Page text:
In the Words in War-Time archive, gas is yet another word for which linguistic productivity – and the potential for wide-ranging physical assault – would disturbingly unite in 1914-15. Written before war began, the relevant entry in the OED had documented modern uses in which gas was used to light domestic space and gas-engineers were ‘engaged in the making of gas, or in regulating its supply’ — ‘especially in theatres’, the Dictionary added. It tracked, too, industrial, as well as medical and scientific applications. The diction of war and conflict was, however, absent. The familiarity attested by Wilfred Owen’s ‘Gas! Gas!’ (in his ‘Dulce et Decorum Est’ of 1917), and the salience of gas as a weapon of attack, remained unknown. Only in 1933 was the entry changed and the Dictionary brought firmly up to date. ‘First used in the war of 1914-18 by Germany on April 22, 1915’, the 1933 Supplement states with striking specificity; gas, it confirmed, now signified asphyxiating gas and poison gas. A range of collocations – gas shells, gas mask, gas bomb (among others) – all attest to the legacies of a changing langscape of war.
The Words in War-Time archive offers its own narrative of this transition from innocence to the realities (and diction) which came to accompany this particular facet of ‘modern war’. If anxieties were expressed about gas and the effects of war in August 1914, these could, for example, centre on an envisaged disruption in the supply of gas mantles (another form which, as the archive confirms, was as yet unrecorded in the OED). As a headline in the Evening News announced on 8th Sept 1914, ‘A famine of gas mantles is threatened’:

Mr. J. Thacker stated that one could hardly prophecy what would happen next .. Seventy-five per cent of mantles were imported from Germany

Nevertheless, language can also offer interesting correctives to the image of gas in WWI as a defining aspect of German frightfulnessper se. Continue reading

Zeppelinphobia !

zeppelinphobia‘This item is from The Great War Archive, University of Oxford (www.oucs.ox.ac.uk/ww1lit/gwa); © [Dr Edmund Morgan-Warren]’

Zeppelins featured, of necessity, in the Words in War-Time archive from the early weeks of war. Reports in the Evening News in September 1914, for example, detailed aerial attacks on Antwerp in which zeppelins played a prime role (‘The Zeppelin airship which on Tuesday night threw bombs on Antwerp also attempted to blow up a railway tunnel near Wetteren’). As the early diction of the war confirmed, Zeppelin operated as a particularising adjective, modifying airship, rather than as a noun per se. Like shrapnel, it was, in origin, an eponym or ‘One whose name is a synonym for something’, as the Oxford English Dictionary explained  when the relevent entry appeared in October 1921: ‘In full Zeppelin airship: a dirigible airship; properly, one of a type constructed by Count Zeppelin of Germany in 1900’,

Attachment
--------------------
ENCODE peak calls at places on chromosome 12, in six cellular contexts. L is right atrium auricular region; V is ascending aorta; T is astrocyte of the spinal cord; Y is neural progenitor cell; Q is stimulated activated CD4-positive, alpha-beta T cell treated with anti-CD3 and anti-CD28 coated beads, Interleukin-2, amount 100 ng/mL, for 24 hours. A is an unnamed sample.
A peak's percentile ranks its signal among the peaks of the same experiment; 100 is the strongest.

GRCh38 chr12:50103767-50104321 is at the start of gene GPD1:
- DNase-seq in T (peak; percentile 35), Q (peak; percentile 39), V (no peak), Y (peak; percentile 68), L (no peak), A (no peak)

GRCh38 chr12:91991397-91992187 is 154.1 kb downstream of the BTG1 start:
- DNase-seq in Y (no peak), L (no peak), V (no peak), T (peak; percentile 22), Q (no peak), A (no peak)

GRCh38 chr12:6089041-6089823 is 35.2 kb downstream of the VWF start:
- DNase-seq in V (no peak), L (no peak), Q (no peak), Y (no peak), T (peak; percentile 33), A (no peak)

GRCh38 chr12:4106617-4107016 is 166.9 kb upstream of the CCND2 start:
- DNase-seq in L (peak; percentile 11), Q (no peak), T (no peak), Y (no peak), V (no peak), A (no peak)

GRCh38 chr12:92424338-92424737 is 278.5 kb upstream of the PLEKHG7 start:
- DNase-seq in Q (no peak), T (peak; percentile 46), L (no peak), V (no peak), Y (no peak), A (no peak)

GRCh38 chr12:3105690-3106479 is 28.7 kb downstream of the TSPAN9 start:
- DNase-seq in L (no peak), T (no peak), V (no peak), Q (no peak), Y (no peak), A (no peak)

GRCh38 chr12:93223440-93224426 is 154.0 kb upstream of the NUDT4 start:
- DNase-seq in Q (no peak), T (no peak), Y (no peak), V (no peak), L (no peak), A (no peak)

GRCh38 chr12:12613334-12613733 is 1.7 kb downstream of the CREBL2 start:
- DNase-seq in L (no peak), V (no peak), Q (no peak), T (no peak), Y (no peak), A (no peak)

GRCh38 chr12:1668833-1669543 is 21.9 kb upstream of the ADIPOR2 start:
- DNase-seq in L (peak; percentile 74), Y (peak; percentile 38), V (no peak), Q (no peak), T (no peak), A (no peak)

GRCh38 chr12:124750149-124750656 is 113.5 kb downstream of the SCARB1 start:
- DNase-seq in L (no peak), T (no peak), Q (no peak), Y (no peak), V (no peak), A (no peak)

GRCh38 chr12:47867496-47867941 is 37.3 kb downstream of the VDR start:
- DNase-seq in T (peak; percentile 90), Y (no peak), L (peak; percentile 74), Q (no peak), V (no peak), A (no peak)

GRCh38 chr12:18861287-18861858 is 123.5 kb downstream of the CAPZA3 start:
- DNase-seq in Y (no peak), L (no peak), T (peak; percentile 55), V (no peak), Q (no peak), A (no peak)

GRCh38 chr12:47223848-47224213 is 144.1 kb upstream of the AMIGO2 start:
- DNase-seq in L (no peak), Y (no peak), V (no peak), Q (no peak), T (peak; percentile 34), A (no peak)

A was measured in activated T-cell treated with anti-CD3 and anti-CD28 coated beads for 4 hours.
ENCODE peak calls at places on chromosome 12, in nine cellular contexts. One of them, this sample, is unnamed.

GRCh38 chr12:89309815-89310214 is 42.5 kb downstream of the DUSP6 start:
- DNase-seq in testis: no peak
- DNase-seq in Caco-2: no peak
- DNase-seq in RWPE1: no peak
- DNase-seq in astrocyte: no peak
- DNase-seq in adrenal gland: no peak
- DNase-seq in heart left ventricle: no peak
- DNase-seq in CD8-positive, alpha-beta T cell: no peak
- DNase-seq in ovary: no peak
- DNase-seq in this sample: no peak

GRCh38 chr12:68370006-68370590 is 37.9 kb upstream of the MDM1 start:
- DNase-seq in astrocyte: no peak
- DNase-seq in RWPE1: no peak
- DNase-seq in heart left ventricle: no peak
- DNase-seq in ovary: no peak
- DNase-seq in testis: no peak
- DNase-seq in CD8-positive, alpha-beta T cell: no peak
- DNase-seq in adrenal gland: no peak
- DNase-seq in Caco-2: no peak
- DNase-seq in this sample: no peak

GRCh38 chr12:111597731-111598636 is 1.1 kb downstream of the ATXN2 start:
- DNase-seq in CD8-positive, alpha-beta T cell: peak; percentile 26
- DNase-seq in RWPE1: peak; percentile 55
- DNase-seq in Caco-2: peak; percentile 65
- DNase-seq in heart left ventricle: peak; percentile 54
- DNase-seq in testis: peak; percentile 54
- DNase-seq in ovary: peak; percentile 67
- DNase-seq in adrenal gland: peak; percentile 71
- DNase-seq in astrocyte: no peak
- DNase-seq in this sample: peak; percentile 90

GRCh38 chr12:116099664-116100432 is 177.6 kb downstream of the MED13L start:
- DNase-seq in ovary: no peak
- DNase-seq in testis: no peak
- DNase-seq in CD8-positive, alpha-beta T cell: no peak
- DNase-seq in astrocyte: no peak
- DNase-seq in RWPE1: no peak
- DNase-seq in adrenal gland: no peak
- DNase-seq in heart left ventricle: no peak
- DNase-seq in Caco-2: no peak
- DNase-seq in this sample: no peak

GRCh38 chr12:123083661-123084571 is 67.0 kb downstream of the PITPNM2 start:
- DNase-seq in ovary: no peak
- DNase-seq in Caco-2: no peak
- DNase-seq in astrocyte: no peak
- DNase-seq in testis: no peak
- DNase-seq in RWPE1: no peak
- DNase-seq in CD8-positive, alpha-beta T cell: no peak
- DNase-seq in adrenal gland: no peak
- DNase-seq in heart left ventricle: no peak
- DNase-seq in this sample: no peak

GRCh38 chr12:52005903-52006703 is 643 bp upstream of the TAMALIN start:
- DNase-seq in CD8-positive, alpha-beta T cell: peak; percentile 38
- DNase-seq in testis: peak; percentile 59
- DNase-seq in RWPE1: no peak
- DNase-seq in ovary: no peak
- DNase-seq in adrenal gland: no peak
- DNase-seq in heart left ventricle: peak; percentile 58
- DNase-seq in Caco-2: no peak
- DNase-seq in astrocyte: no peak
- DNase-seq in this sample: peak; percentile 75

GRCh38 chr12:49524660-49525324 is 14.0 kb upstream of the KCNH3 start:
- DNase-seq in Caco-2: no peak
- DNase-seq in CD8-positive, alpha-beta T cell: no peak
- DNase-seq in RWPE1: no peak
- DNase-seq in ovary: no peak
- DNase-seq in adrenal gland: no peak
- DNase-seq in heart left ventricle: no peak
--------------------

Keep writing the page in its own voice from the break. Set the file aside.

In the changing familiarities of the war years, airship was nevertheless often deemed redundant and Zeppelin — alongside contracted forms such as Zep and Zepp — instead came to function as nouns in their own right,as in the extract below:

The Germans are making much use of aerial scouting. Their usual plan is to send out aeroplanes, which are followed by a Zeppelin with explosives (The Scotsman, Tuesday September 8th)

As early news reports of this kind indicate, the nature of attack could, via zeppelins, be extended in new and terrifying ways. Continue reading

Alien enemies: the politics of being frightful

Writing his Plan of a Dictionary in 1747, Samuel Johnson divided words from other nations into those which, as a result of frequent use, had become ‘naturalized and incorporated’ and those which, in various ways, ‘still continue aliens’ and are, as a result, to be placed on the borders of language. As the Words in War-Time archive confirms, however, war will often complicate this neat division. Even when German words are, for instance, rendered fully English in form, a sense of dissonance can still remain. Assimilation can be resisted; the alien, marked as ‘other’, can be placed outside the margins of acceptability, confirming the limits of what cannot, for a variety of reasons, be incorporated or made natural to the native tongue as well as to those who speak it.

Frightfulness presents a very good example of this conflicted identity. Its form, as the Oxford English Dictionary confirms, is entirely native, deriving from Old English fyrhto + ful + ness. Its use to meanThe state of being filled with fright’ is carefully recorded from the early seventeenth century. From slightly later, as the OED also indicates, frightfulness  could be used to signify ‘The quality of causing fright’. Yet its uses in the Words in War-Time archive often accord with neither of these meanings.  Continue reading

The lights are going out all over London

 

darkness crop 2
Image shows searchlights over a darkened London. © IWM (Art.IWM ART 17172)